It started when Ross got a call in 1996 from fellow screenwriter David Koepp. Koepp was up against a tight budget and approaching deadline with his debut directorial effort, The Trigger Effect. Its heroine had to read an as-yet-unwritten bedtime story to her child.

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Music Interviews
12:55 pm
Sun December 2, 2012

The Evens: The Power Of Turning Down The Volume

Ian MacKaye, co-founder of Dischord Records and the bands Fugazi and Minor Threat, and Amy Farina, formerly of The Warmers, form The Evens. Their third album together is called The Odds.
Charles Previtire Courtesy of the artist

Originally published on Sun December 2, 2012 4:06 pm

Over three decades, Ian MacKaye has tested a few possibilities of what punk can mean. His first band to make a national impact, Minor Threat, was a clear outgrowth of the hardcore scene in his native Washington, D.C. His second act, Fugazi, was subtler: four musicians, all songwriters, infusing punk's energy with rhythms pulled from funk, reggae and even classic rock.

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Author Interviews
4:15 pm
Sat December 1, 2012

'Cross Roads': A Writing Career Built On Faith

Courtesy of FaithWords

Originally published on Sun December 2, 2012 2:41 pm

Five years ago, Paul Young was working three jobs outside Portland, Ore., when he decided to write a Christian tale of redemption for friends and family. He went down to an Office Depot and printed off 15 copies of the story he called The Shack.

The manuscript was never intended for broad publication, but it eventually caught the attention of two California-based pastors. They took it to 26 different publishers but got rejected each time. So the pastors set up their own publishing company and started a whispering campaign among churches.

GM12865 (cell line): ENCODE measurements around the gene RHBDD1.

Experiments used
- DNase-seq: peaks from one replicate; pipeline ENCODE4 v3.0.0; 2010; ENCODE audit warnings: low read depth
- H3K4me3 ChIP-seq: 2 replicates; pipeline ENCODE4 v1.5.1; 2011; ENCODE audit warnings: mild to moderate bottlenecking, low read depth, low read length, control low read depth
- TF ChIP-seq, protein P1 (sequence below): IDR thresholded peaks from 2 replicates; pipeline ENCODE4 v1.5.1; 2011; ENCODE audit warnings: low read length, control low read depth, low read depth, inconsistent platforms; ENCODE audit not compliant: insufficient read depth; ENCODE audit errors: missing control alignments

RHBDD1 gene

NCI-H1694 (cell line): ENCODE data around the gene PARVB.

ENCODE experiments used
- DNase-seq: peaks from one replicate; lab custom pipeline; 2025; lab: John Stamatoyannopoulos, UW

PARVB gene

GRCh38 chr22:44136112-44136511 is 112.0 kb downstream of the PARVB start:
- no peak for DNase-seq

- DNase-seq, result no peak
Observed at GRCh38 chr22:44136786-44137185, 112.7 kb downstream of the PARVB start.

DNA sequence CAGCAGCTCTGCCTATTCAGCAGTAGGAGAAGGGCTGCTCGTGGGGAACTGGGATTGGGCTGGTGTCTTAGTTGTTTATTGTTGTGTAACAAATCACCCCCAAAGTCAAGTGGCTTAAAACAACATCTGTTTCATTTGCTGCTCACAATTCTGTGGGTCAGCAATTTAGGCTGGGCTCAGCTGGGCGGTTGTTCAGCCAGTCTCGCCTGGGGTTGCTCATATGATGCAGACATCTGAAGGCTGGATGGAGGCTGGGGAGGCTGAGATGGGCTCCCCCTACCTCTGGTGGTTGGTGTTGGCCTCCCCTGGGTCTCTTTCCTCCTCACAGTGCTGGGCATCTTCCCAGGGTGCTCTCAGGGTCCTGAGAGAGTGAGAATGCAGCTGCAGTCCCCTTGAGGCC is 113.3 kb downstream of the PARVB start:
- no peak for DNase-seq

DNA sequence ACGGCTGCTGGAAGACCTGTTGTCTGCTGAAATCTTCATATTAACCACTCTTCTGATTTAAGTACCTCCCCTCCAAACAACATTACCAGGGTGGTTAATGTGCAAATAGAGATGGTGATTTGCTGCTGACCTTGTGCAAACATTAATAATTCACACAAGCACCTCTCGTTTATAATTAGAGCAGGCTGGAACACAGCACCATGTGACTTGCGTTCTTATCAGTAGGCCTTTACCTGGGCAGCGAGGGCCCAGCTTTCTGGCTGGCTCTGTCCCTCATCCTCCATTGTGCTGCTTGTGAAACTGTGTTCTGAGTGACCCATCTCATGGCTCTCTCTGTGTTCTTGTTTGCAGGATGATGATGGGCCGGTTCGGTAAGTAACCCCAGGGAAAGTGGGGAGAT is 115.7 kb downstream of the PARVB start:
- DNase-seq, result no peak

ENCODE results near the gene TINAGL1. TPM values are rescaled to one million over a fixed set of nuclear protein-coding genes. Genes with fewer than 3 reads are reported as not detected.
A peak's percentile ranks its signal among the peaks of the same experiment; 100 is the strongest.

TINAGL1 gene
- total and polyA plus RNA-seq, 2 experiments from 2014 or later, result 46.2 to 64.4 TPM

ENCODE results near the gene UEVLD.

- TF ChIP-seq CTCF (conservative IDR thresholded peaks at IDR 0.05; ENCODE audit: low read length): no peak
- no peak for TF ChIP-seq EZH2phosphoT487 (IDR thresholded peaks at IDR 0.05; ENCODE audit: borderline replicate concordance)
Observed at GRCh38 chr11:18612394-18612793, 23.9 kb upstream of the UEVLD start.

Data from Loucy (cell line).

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Business
2:41 pm
Sat December 1, 2012

Beauty Pageant Economics: The Sash Isn't Cheap

Jessica Bermudez, 24, models a dress at Deja Vu in Alexandria, Va. Bermudez is competing for the title of Miss District of Columbia USA, and says she regularly enters beauty pageants.
Coburn Dukehart NPR

Originally published on Mon December 3, 2012 9:03 am

Miss America's walk might look effortless, but her road to success probably cost more than you think.

Ten-thousand women will compete in a Miss USA-sponsored pageant this year. That organization is just one of more than 15 small circuits, each with its own local, state and national competitions. It's a big industry. From the organizers, designers and coaches, lots of people make money — except the contestants.

Twenty-four women are in the running to become the latest Miss District of Columbia USA.

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Music Interviews
2:19 pm
Sat December 1, 2012

Ricky Martin's Second Act

Ricky Martin performs as Ché in the current Broadway run of Evita. Martin will leave the show in January 2013.
Richard Termine

Originally published on Sun December 2, 2012 2:41 pm

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The Two-Way
5:24 pm
Fri November 30, 2012

Tribal Coalition Report Finds South Dakota 'Willfully' Violated Child Welfare Law

Originally published on Fri November 30, 2012 6:38 pm

South Dakota's foster care system "systematically violated the spirit and the letter" of a law meant to protect Native American children, a coalition of tribal directors from the state's nine Sioux tribes said in a report released Thursday night. The report comes a year after NPR aired a series questioning whether the law was being enforced.